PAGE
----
It seems that weekly, if not daily, you’ll come across another story about how today’s generation has been coddled with self-esteem trophies since their first little league game and have been told that their clay pots are special no matter how lumpy and cracked. This has an especially insidious strain in high school sports that can undermine a player’s chances of getting recruited to play college baseball.
Think about it, combine the me generation with a standout high school athlete and the too often accompanying egotism, you get a package of entitlement that will keep even the best players off a college baseball team.
It’s the “you’re good enough that you don’t have to” perspective that fails to recognize the reality of the situation. And unfortunately, today’s parents often contribute to the problem. The reality is that if you want to play college baseball, you need to get over thinking that you’re good enough that you don’t have to…
…worry about being recruited.
Your stats are so outstanding, so far off the scale compared to everyone else, that the coaches will be coming to you. If you’ve been listed as a national blue chip prospect for the past year or two, congratulations, you’ve been discovered.
For everyone else, if you want to play college baseball, it’s a matter of numbers. The thing to remember is that ultimately it’s the college coaches that get to do the picking. Given all of the other players who are going out of their way to put themselves in front of the coaches with stats just as good as yours, why should they have to go through the trouble to find you?
…worry about academics.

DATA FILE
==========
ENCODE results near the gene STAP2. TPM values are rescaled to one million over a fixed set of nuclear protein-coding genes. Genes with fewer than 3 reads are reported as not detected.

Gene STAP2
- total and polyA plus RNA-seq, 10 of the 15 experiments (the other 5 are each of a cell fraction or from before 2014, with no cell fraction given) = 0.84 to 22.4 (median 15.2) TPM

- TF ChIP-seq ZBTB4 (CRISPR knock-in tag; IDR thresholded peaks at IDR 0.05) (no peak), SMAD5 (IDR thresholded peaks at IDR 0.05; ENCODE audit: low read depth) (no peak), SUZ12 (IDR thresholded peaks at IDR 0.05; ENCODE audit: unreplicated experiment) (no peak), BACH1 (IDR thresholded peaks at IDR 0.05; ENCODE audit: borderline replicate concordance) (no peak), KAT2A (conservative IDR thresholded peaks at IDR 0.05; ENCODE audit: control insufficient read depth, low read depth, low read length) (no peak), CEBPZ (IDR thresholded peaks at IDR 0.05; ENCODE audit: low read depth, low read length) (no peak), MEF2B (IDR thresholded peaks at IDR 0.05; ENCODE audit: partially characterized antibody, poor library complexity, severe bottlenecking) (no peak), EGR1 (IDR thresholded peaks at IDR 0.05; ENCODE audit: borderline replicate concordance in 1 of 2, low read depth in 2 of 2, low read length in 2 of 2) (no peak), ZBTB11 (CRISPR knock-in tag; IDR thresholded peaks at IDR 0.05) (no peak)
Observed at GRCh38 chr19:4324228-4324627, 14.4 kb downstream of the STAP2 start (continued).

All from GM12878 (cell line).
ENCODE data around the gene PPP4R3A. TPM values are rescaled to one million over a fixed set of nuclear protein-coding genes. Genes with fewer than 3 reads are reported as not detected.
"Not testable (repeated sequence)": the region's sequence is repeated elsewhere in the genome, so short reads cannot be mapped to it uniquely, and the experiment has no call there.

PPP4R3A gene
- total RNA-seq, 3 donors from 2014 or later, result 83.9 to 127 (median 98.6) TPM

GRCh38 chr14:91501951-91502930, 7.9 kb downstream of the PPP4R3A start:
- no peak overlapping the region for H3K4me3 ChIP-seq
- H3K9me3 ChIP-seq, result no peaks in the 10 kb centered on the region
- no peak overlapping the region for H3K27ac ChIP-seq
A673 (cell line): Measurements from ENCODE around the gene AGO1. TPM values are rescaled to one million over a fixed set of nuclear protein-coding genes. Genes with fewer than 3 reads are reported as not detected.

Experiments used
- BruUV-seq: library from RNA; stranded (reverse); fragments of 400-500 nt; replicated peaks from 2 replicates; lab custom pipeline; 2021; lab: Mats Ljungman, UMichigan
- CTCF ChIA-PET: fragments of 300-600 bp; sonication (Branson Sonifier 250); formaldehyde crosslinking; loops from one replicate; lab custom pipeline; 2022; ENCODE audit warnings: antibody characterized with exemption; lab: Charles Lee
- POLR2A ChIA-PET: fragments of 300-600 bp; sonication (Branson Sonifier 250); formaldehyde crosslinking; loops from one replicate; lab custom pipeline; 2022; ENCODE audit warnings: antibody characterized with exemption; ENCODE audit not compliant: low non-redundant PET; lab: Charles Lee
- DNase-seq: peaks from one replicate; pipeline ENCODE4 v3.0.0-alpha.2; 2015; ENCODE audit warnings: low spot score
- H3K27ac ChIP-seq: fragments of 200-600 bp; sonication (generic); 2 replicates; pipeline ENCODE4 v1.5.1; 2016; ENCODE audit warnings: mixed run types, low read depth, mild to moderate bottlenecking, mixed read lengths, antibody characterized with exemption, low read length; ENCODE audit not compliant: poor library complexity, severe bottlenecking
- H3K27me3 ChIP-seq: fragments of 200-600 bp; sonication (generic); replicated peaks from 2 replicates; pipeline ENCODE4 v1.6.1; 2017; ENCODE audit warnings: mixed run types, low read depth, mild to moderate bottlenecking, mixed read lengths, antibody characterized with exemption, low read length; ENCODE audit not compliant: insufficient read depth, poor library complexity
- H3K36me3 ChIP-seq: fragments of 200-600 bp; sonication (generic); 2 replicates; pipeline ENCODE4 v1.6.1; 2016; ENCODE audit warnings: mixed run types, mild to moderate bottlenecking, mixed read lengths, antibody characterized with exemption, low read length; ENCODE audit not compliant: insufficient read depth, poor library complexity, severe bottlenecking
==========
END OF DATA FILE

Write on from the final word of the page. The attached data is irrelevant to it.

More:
Unless you’re up for the draft, you have to worry about grades and the SAT/ACT. Why? Because the coaches have to. They have to follow the rules so why bother with an athlete that he’ll have to worry about making the grades?
The really sad thing is that families will start paying for lessons for a ten-year old but won’t worry about the SAT or grades until the kid is a senior. A couple of months in a test prep class can improve your chances of being recruited as much as hitting lessons. Better academic qualifications will expand the number of colleges the athlete is eligible to play at. Remember, conferences and colleges can and do set their own standards.
…worry about attitude.
You know nobody plays your position better than you so don’t have to hustle onto the field. Since you’re such a great hitter, you’re expected to throw your helmet in the dugout if you strike out. Right?
Wrong. If a college coach is recruiting someone of your athletic abilities, he isn’t recruiting you to be the star of the team. He’s recruiting you because your skills match those on the team. That means everyone else on the team will be at least as good as you and the last thing a coach needs is team full of prima donnas. (Click for a list of questions to ask coaches.)
…worry about paying for college.
After all, you’re going to get a full-ride scholarship. Not likely. There are only 11.7 scholarships for a D1 baseball team. That’s the entire team. Furthermore, not all schools fully fund their scholarships and scholarships are often awarded a year at a time. And what if you get hurt?
The NCAA division with the most baseball teams is D3 and D3 doesn’t give out athletic scholarships. There are also a lot more private D3 colleges than public ones. You can’t play college baseball if you can’t afford to attend college.